Bengals on pace for a historically bad defense

CINCINNATI -- Jordan Evans' eyes widened when he heard the number.


That's how many yards the Cincinnati Bengals gave up in a 37-34 win against the Tampa Bay Buccaneers on Sunday. Evans said he remembered looking up at the scoreboard at one point and being shocked to see how many yards they had given up.

"Sheesh," Evans said.

"Obviously that's disappointing when you give up that much, but you've got to take what's good and then learn from the bad," he added. "Obviously a good win, we'll look at the film on this week and get better."

The problem is that the Bengals haven't been getting better on defense, and 576 isn't the only number the Bengals should be worrying about.

The number of yards the Bengals are currently on pace to give up this season, 7,164, is far more alarming. That number would break the record set by the 2012 Saints defense, which gave up 7,042 yards.

The Bengals defense is floundering, and it's hard to say exactly why. Their performance made it hard for players to completely enjoy the win.

“It’s great to get a win, even though we need to get better on defense. We gave up a thousand yards on defense today," linebacker Preston Brown said.

They've given up an average of 536 yards and 35.6 points in the past three games. Their total defense is last in the league, while their scoring defense ranks 29th.

Injuries are one issue. The team went from relatively healthy to shorthanded fairly quickly. Cornerback Darqueze Dennard and linebacker Nick Vigil have been out since the Steelers game three weeks ago, Vontaze Burfict didn't play against the Buccaneers, and Carl Lawson suffered a torn ACL on Sunday. That's not to mention the injuries other players are battling.

But there's something broken with Teryl Austin's defense. Players have mentioned missed assignments all season in losses, and it's hard to say if it's a focus issue, a personnel issue, an inability to understand Austin's defense, or all of the above.

The Bengals gave up two plays of at least 60 yards against the Buccaneers. One was a 60-yard touchdown pass to DeSean Jackson in the second quarter. William Jackson was covering DeSean Jackson and was trailing him by several steps. Right before DeSean Jackson ran into the end zone, William Jackson slowed and looked back as if he was waiting on safety help.

On another play, a 72-yard touchdown pass to Mike Evans, no Bengals defensive player was even in the general area. Players were wide open at times, which would indicate blown coverages, although Bengals safety Shawn Williams said that wasn't the case on those plays.

“There was no miscommunication. They made a play," Williams said. "They beat the coverage. If you want to stop every route, play Cover 0. There’s holes in every coverage. There’s no miscommunication.”

Missed tackles were a consistent issue in a blowout loss to the Chiefs the week before, and while it wasn't nearly as bad Sunday as it was in that loss, they continued to be a problem at times.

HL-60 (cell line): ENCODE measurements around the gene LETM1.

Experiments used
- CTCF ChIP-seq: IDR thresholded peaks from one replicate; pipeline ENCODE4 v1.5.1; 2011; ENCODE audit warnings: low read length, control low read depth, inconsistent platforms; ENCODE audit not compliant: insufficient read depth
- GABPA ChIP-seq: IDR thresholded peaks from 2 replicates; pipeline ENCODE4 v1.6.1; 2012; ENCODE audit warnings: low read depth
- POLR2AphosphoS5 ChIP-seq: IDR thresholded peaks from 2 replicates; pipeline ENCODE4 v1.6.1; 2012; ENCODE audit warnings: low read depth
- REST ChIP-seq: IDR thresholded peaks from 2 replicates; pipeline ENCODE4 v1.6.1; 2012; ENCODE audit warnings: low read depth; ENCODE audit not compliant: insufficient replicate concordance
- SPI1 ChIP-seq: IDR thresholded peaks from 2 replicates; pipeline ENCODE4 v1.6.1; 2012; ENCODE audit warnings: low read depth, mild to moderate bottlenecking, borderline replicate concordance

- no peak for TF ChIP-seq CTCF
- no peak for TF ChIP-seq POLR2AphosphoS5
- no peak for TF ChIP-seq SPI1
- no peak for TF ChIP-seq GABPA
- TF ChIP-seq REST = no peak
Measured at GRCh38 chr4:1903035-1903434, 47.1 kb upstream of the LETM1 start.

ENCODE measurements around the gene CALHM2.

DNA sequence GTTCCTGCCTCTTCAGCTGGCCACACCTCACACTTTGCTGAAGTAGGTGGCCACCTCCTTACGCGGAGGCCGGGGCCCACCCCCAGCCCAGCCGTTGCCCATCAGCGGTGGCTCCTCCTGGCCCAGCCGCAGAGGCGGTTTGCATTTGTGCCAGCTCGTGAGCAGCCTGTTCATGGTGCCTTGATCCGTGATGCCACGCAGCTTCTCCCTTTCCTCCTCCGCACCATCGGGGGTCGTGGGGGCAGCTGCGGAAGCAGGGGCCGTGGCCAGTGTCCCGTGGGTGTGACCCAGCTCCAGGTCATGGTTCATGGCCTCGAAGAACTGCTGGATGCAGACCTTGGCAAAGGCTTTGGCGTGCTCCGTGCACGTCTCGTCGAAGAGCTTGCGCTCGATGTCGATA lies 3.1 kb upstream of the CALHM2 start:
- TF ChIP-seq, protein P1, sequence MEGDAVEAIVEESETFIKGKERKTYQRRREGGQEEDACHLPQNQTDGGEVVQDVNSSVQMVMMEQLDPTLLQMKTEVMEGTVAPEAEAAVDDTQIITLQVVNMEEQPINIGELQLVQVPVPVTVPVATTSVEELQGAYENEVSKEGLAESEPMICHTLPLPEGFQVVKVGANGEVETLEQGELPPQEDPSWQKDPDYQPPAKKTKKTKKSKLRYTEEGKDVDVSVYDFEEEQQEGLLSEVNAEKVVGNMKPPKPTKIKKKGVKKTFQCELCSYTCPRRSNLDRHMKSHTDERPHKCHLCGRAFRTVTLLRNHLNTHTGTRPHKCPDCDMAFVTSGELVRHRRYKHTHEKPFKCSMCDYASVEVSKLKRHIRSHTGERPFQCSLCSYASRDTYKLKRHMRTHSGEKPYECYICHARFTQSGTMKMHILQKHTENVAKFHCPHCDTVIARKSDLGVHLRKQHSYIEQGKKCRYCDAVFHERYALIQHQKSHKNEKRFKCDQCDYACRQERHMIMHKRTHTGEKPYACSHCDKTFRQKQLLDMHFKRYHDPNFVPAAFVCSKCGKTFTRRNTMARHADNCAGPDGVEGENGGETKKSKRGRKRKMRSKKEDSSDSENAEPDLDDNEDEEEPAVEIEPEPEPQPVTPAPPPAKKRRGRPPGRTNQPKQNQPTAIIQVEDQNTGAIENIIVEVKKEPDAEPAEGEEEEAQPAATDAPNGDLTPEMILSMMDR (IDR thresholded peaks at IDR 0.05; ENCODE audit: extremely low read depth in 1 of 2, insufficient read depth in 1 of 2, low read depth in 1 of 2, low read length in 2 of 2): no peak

It's no wonder Bengals coach Marvin Lewis had a lot to say about the defensive problems after the game.

"Guys have to do their job, plain and simple," he said. "I don’t know how long those touchdown passes were today, but I know they were far. And then we gave up leverage on third down twice. We let a guy scramble there at the end. Those are things you can’t do. I don’t care who you’re playing against, you’re going to lose football games in the NFL if you get out of leverage and everything. We’re doing it with young guys, and we’ve got some other guys that are not as young, and we’ve got to figure out a way to do it. We’ve got to play better in the secondary. We’ve got to continue to play better up front on the offensive front and play through the third quarter and the fourth quarter. It goes around. We’ve got to get the quarterback on the ground when we get the opportunity.”

He added: “They’re trying to do too much at times. They’re trying to get out of their job to do something else. Just do your job first and everything will happen. Everything will fit together. You don’t have to (do everything). Make sure you understand the urgency of what (your) responsibility is on this particular play -- plain, flat and simple, that’s what it is. Just do (your) particular job with the urgency on this particular play, and let the other guys work and understand it ...

"This is the NFL. You’ve got 11 new things every play. Every play, the other team comes out with new formations and new coverage, you’ve got to continue to adjust. It’s how you become great. Young players have to mature quickly and get it right, and everybody’s got to stay on the same page. That’s part of it.”

Rookie safety Jessie Bates referenced "the details" several times and said the team needed to put together a full game.

"First three quarters, we played very well, and that last quarter kind of sucked for the defense," he said. "I really think it's just the details. We've got to focus more on the details and not only play for three quarters, but we have to put a whole four quarters together."

Bates used the tackling issue as an example, saying there was so much emphasis on fixing that part of the problem that other problems cropped up this week.

"We focus on tackling. 'You guys gotta tackle better this week, you've got to tackle better,' and the next thing we know, we're blowing some small coverage that we learned Day 1," he said. "So I think the details, like I said, we need to continue to put that all together for four quarters."

The Bengals might have the bye to recharge, but they don't exactly have time to waste. They'll host the Saints next, a team that averages 33.4 points per game. If they know how to fix the defense, it needs to be done quickly.

"This team ain't broke," cornerback Dre Kirkpatrick said. "The defense ain't broke. It's something we've got to get fixed. If it's broke, it ain't going to play. We're going to play."